Therefore, burst propagation suggests that active fireflies interact with the swarm locally, rather than globally. This is common and well documented in animal groups. Local interactions have been proposed to be either metric (18), where individuals interact with peers within a certain distance, or topological (19), where interactions occur through a set number of nearest neighbors. In flocks, schools, and crowds, local interactions have been shown to result in a linear (constant velocity), underdamped propagation of information (2023).

What is remarkable within P. carolinus swarms is that information propagation is linear only on average. In fact, simultaneous flashes, even early and late ones, can be spatially distant. In other words, the distributions of riji, ϕj) are broad (fig. S2), in stark contrast to bird flocks or human crowds where the time-distance relationship is very narrow (2023). This suggests that local interactions may extend beyond each firefly’s immediate geometric vicinity.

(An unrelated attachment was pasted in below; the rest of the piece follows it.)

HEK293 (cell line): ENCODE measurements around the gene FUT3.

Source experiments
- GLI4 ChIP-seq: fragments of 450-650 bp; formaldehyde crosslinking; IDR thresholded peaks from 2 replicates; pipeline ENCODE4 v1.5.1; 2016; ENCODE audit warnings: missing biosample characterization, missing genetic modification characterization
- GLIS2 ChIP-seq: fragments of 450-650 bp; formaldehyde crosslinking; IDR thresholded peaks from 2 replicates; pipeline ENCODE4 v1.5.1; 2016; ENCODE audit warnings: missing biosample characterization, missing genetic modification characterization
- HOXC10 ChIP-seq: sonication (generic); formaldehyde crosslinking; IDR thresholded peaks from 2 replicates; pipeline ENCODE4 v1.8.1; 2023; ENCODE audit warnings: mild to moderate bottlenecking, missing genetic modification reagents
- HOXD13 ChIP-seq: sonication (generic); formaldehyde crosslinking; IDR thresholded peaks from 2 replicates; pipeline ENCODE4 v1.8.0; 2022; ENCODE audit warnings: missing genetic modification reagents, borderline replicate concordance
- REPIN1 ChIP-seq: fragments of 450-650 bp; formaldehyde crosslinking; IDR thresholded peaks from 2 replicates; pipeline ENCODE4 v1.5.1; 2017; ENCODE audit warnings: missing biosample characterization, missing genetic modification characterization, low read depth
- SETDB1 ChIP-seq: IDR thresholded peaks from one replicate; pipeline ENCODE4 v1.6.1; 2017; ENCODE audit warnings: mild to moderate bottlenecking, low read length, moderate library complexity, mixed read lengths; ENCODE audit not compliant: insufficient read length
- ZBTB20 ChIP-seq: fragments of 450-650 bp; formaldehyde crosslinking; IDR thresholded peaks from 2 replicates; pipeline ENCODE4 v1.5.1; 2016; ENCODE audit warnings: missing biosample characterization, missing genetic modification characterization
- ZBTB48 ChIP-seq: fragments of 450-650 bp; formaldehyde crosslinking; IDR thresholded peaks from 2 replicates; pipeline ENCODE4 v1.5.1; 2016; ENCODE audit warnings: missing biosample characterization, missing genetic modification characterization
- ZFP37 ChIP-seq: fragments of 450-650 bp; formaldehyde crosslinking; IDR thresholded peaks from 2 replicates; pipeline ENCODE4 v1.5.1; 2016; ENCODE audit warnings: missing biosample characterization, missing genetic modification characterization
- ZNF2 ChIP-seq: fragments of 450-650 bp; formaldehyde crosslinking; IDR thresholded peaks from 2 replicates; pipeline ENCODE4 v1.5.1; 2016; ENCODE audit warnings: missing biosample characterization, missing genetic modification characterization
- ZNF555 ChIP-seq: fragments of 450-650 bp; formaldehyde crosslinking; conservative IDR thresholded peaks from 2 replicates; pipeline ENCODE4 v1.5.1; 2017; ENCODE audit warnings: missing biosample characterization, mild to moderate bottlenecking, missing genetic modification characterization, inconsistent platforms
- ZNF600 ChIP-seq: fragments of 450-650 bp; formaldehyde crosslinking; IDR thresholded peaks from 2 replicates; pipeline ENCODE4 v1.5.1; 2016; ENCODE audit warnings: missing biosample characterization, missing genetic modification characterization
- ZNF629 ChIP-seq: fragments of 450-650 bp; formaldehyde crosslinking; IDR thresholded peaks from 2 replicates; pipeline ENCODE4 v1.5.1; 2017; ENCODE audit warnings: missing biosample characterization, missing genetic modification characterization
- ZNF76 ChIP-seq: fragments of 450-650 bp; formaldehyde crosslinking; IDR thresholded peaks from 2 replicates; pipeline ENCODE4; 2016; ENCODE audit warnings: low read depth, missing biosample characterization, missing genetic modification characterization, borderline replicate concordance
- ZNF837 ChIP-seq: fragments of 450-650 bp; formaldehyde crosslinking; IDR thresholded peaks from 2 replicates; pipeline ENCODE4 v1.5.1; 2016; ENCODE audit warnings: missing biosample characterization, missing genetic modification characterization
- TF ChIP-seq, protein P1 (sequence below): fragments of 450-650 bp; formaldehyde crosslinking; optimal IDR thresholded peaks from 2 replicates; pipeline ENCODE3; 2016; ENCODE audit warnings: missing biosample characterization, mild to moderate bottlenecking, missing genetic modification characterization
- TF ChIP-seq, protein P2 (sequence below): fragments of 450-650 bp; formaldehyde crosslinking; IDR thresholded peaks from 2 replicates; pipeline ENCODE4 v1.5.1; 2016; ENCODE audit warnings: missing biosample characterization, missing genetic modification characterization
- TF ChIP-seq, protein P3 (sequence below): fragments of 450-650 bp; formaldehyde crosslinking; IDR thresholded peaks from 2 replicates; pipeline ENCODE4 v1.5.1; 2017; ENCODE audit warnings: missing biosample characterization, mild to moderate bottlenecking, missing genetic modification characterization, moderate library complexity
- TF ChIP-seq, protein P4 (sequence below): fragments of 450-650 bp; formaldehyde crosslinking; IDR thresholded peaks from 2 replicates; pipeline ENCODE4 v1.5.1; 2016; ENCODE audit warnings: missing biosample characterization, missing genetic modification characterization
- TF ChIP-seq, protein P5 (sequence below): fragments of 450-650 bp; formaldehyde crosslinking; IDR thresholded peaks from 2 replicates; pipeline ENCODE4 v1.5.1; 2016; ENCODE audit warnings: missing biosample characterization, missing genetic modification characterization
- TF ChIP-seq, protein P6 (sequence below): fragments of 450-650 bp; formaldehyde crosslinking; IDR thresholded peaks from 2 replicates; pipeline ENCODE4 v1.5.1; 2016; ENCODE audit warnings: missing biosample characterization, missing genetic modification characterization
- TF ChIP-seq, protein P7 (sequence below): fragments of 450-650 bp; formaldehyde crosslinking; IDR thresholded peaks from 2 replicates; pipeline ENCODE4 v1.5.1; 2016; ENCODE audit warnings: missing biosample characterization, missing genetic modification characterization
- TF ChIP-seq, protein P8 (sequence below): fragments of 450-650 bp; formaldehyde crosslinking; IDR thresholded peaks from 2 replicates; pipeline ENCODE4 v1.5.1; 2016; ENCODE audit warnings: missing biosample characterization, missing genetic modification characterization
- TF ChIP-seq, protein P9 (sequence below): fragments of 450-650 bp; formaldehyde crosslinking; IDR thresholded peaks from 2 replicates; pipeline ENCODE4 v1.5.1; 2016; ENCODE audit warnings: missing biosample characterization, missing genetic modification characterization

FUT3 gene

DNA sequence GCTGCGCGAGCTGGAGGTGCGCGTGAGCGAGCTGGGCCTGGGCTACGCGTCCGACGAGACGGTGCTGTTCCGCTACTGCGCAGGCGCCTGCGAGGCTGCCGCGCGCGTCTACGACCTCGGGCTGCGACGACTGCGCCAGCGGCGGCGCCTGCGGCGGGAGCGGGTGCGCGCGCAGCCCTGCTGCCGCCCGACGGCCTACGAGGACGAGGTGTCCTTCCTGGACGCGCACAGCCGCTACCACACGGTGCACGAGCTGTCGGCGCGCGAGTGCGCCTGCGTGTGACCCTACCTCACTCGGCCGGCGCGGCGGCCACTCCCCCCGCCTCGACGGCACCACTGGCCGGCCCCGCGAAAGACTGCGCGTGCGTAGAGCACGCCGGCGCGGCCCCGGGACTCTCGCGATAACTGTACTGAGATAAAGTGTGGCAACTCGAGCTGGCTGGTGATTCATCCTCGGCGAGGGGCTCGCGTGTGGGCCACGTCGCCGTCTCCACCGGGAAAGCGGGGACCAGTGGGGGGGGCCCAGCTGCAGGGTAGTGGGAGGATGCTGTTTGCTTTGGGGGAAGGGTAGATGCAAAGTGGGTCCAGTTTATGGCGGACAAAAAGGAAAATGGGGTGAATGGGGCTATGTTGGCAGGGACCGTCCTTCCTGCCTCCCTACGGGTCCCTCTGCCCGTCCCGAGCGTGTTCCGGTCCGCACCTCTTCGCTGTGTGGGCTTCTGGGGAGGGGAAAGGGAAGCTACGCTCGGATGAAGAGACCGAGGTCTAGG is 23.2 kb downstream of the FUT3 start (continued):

As further evidence, we find that, although collective flashing is symmetric within a burst (Fig. 3A), firefly movement is not. We consider streaks, defined as the spatial path of a flash as it appears on successive frames (typically five to eight frames). We find that early streaks (ϕ < 0) move significantly faster than late ones (ϕ > 0), as seen on Fig. 3B. This is similar to what had been observed previously in controlled experiments within an unobstructed confining volume, where the burst leader was flashing longer and flying farther than followers (6). Most importantly, motion asymmetry suggests that at least some fireflies are able to perceive the global state of the swarm (i.e., relative delay in the burst), and not simply their local environment. Otherwise, purely local sensing would not create collective behavior disparities during bursts.